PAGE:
Real Estate Research

Tel Aviv - a vibrant city in the ascension

Schroders Global Cities report: Israel’s second largest is thriving – and the property market should reap the benefits.


Tom Walker

Tom Walker

Co-Head of Global Real Estate Securities

Schroders Global City Index: 31st


- Flourishing technology hub
- Key financial centre
- Thriving tourist trade


- Security status
- Too few real estate investment trust opportunities

What makes Tel Aviv a global city?

Tel Aviv may have fewer than 500,000 residents but it attracts more than one million tourists a year, underlining the appeal of the region’s most vibrant city. Its economy is developing rapidly, particularly its tech sector, and young Israelis are flocking to work and play in the city.

As global real estate investors we’re attracted to cities where demand for real estate is far greater than its supply. For us, Tel Aviv, nestled on the Mediterranean coast, is one of these.

Tel Aviv has a bustling start up culture, centred on Silicon Wadi – the “Silicon Valley of the Middle East”. Israel has the highest number of start-ups per capita of any country in the world, according to research by Tel Aviv University*.

Google recognised this in 2012, setting up “Campus Tel Aviv”, a space for entrepreneurs to meet and develop ideas.

It’s the city’s liberal culture that is encouraging innovation and creativity, providing a hotbed for new businesses. With this, there has been an influx of 18 to 35 year olds who see Tel Aviv as an attractive city to work and study.

Unsurprisingly then, the tech sector is growing fast. But the city is also seen as a growing financial hub. Last year it was ranked the 25th largest financial centre in world**, according to the QFC Global Financial Centres Index. It scored higher than cities such as Amsterdam and Rome. Industry leaders Barclays and Citigroup have even set up research centres following state initiatives to promote investment.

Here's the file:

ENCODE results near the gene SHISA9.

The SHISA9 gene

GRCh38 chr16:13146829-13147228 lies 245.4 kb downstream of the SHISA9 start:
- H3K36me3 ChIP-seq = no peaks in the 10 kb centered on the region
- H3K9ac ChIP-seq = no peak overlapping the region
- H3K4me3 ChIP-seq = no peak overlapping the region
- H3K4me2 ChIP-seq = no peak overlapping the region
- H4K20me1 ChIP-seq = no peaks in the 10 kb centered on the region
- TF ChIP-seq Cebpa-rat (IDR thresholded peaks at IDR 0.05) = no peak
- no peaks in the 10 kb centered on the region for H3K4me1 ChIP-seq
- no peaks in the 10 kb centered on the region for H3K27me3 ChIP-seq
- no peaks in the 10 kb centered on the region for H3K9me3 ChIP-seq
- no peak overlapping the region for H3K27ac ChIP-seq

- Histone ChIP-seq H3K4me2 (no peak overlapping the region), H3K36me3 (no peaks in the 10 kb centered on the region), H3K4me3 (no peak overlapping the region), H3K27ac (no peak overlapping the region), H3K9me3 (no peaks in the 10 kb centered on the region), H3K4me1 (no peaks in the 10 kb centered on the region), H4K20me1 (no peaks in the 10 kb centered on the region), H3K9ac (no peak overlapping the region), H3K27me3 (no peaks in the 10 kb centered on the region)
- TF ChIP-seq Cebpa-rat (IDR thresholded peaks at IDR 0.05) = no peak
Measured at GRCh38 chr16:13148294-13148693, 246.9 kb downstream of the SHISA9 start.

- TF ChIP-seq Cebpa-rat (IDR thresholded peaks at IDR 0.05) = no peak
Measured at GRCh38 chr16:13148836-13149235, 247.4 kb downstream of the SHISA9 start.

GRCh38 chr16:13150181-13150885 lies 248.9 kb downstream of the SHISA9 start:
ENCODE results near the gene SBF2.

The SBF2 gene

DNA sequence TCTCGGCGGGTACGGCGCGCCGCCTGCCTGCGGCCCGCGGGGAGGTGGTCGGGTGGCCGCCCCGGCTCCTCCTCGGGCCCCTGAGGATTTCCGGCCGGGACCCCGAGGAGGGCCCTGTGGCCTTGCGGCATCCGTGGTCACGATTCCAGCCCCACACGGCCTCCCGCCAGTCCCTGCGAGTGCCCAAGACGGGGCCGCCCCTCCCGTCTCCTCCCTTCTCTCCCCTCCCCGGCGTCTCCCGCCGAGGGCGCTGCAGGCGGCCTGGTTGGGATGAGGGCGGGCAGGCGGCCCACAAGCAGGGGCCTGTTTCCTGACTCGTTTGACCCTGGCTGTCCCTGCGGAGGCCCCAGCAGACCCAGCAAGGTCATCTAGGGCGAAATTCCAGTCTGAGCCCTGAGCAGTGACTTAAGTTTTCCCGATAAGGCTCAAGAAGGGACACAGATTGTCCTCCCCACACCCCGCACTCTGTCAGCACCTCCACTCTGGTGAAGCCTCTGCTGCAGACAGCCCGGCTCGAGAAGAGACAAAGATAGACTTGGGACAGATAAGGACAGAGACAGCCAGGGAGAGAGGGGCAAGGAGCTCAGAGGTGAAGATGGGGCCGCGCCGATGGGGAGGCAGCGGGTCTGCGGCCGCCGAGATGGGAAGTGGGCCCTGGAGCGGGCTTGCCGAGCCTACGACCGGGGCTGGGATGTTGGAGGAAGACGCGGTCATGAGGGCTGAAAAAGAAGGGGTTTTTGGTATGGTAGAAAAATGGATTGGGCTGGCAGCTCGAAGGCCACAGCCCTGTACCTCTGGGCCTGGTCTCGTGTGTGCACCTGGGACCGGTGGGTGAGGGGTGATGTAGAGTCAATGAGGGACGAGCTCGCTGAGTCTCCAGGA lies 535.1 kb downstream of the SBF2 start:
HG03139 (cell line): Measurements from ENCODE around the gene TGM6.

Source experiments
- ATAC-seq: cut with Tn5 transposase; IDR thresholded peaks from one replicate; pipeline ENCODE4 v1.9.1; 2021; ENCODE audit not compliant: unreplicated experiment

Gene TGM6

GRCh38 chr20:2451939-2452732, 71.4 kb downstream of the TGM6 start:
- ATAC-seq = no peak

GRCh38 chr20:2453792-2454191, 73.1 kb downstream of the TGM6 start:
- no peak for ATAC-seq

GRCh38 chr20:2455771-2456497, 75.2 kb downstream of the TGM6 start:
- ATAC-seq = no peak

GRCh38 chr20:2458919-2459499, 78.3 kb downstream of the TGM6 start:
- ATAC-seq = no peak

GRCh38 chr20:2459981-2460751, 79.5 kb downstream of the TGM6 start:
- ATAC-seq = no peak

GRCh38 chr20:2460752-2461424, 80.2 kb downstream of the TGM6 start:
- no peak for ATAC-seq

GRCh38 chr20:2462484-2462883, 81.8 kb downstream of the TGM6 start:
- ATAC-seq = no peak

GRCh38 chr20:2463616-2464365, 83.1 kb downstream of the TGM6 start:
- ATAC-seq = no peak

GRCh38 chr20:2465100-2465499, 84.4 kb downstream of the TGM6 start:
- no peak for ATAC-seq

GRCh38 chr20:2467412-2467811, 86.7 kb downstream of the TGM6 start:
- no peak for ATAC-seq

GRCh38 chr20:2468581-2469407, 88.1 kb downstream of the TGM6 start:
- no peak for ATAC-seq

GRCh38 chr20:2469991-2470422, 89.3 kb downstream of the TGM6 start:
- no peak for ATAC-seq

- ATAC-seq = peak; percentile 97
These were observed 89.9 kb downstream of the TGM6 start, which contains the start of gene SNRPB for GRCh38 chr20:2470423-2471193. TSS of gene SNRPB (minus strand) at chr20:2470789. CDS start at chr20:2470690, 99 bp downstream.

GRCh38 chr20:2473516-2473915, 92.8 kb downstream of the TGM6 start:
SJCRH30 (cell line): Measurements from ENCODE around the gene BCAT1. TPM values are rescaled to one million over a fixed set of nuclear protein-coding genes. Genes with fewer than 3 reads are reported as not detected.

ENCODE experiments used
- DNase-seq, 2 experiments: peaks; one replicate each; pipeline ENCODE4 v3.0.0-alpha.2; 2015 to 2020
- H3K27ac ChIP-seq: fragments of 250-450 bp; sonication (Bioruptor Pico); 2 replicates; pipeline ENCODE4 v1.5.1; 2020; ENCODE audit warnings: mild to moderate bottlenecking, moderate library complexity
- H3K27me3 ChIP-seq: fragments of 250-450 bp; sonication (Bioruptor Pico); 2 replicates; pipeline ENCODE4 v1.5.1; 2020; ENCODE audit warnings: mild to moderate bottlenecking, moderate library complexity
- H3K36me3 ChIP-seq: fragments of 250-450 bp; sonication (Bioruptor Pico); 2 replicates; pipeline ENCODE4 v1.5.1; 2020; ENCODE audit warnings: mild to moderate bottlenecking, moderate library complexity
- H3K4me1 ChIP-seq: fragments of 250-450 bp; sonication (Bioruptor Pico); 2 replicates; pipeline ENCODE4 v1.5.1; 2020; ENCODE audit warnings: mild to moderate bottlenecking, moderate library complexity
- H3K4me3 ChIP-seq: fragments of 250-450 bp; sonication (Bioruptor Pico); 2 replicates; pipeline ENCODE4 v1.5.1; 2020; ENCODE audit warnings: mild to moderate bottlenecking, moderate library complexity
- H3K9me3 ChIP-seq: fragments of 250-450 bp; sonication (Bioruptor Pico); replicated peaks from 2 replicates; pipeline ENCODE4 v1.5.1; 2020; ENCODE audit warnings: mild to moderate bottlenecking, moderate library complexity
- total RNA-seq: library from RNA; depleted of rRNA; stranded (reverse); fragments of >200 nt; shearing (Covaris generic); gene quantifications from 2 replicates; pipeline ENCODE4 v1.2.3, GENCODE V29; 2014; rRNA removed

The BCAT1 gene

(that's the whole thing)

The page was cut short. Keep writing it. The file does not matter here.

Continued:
Regulatory change over the last decade has also helped. Many secondary businesses are benefiting: accountants, banks and corporate financiers are all moving in. This means the demand for office space and residential properties for employees is growing.

A bustling entertainment scene

But Tel Aviv isn’t simply all work and no play. The city has the largest concentration of night clubs and restaurants in Israel. Tourists visit in their droves creating healthy demand for hotels, attractions and shopping malls. Visitors are spoilt for choice, with excellent weather, 14km of Mediterranean beaches on its West side, world famous Bauhaus architecture in “White City” and a popular food scene.

Property opportunities

In comparison to its peers, the Israeli REIT market (real estate investment trusts) is still young, having only been born in 2006 when the government allowed their creation. There are currently only a small amount of REITs trading on the Israeli Stock Exchange, with less providing direct exposure to the Tel Aviv market.

We are keeping in close contact with the REITs we believe can provide attractive returns. The REITs that meet our strict criteria have been identified and it is now a question of waiting for the right pricing point before investing.

Our verdict

Diversity of demand is important as it means the city isn’t reliant on one sector, insulating its real estate market from the booms and busts that other cities may face.

Tel Aviv’s potential is growing. As the REIT market matures and catches up, we will be well placed to make the most of the city’s ascension.

*Tel Aviv University

**The Global Financial Centres Index

Further reading

How Israel’s start-up culture is coming of age

Israel’s robust tourism sector 

Google’s “Campus Tel Aviv” 

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